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Liberal Democrats to vote on gay marriage

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  1. Quote: ‘There will undoubtedly be some people that will speak against it, especially from the various religious groups.’
    Yes, well we’re used to that aren’t we?
    What has religion got to do with civil marriage?
    The religious bigots should not be given a platform to speak.
    This is a civil issue.

  2. Tim Hopkins 9 Aug 2010, 1:05pm

    It sounds like the proposed policy is very similar to the policy adopted by the Scottish Lib Dems at their conference in March – an excellently inclusive policy. See here for the Scottish Lib Dem policy.

  3. the religious groups that support homophobia and all homophobes should be told where to stick their homophobia! plus when did hetero marriage get voted on? as it doesn’t why should same-sex marriage?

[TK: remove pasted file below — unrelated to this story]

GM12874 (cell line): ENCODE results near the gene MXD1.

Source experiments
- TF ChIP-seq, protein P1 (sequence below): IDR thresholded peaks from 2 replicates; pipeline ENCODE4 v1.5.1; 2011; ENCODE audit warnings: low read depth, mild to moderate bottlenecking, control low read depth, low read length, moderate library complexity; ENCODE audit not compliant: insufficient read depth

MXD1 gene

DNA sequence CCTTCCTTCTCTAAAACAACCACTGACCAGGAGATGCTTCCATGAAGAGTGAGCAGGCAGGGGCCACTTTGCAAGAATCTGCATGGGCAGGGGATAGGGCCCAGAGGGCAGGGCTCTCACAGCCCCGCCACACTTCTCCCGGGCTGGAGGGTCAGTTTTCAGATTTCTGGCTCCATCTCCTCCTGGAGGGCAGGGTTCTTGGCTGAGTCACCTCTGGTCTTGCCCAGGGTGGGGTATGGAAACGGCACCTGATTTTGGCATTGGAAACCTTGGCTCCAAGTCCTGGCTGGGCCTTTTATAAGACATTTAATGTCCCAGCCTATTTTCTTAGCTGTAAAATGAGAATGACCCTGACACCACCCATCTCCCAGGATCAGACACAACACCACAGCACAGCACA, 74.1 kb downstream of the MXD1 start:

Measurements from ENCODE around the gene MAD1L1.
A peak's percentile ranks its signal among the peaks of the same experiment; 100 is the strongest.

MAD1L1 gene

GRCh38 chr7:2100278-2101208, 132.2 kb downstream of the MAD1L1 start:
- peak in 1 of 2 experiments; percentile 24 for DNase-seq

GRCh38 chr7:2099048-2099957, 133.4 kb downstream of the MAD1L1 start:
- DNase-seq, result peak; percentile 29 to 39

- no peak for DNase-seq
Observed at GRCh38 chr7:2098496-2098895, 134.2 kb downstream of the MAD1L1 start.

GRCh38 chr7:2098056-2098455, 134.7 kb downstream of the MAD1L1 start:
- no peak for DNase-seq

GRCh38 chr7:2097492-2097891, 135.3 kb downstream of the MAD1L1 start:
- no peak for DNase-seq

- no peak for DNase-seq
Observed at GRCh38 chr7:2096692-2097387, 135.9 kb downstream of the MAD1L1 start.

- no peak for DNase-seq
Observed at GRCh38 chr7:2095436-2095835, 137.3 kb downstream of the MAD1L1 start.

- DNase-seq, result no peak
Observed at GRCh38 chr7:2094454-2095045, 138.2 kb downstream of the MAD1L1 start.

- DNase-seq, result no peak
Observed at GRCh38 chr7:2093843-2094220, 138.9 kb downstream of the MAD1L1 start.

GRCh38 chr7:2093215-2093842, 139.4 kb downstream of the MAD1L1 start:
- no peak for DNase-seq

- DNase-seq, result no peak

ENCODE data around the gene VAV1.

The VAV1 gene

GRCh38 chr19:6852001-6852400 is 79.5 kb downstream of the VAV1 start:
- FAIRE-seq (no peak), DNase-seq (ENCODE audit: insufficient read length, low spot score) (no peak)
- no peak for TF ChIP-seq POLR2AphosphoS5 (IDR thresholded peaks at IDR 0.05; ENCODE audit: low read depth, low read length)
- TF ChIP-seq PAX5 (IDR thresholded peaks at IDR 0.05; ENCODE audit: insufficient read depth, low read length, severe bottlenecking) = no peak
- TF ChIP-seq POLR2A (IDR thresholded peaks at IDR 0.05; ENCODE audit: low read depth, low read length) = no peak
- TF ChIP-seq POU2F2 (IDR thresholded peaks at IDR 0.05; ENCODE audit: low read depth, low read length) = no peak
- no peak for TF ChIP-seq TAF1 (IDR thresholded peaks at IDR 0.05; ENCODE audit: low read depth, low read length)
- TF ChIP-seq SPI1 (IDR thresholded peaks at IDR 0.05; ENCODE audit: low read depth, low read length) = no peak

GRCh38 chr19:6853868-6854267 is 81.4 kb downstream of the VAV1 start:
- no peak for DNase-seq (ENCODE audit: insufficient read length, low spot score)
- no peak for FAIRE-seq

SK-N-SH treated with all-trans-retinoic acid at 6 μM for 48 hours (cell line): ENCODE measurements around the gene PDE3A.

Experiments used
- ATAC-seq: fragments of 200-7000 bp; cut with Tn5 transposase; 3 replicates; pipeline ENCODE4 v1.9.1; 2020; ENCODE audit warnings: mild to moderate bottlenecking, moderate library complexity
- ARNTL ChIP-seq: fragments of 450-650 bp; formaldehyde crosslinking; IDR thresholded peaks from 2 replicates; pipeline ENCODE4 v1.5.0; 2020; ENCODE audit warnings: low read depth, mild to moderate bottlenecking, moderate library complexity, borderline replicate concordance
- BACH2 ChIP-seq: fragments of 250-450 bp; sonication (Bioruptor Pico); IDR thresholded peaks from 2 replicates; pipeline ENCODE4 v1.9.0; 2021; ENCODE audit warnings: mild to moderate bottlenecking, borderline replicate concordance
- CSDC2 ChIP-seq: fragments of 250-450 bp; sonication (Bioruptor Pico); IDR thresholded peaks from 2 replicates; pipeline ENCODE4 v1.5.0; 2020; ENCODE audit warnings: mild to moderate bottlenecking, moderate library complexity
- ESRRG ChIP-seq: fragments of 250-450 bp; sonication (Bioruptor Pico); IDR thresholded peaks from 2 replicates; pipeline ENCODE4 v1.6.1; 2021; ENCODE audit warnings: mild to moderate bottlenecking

4. As far as I know, people have been marrying the person they love since the beginning of time; therefore, gender neutral marriage is hardly a new phenomena.

  5. Religious bigots can rant all they want, civil marriage is totally different to religious marriage. They have NO argument or rationale to weigh in on this. Not one of the ten countries where same-sex civil marriage is legal requires any religious cult to recognise or officiate at a gay marriage ceremony , in fact their laws maintain that civil marriage is gender neutral, nothing more. Their argument is lame and flawed either way. I’m glad I voted for the Liberal Democrats, the first party to endorse same-sex civil marriage! Meanwhile, the Tories remain silent.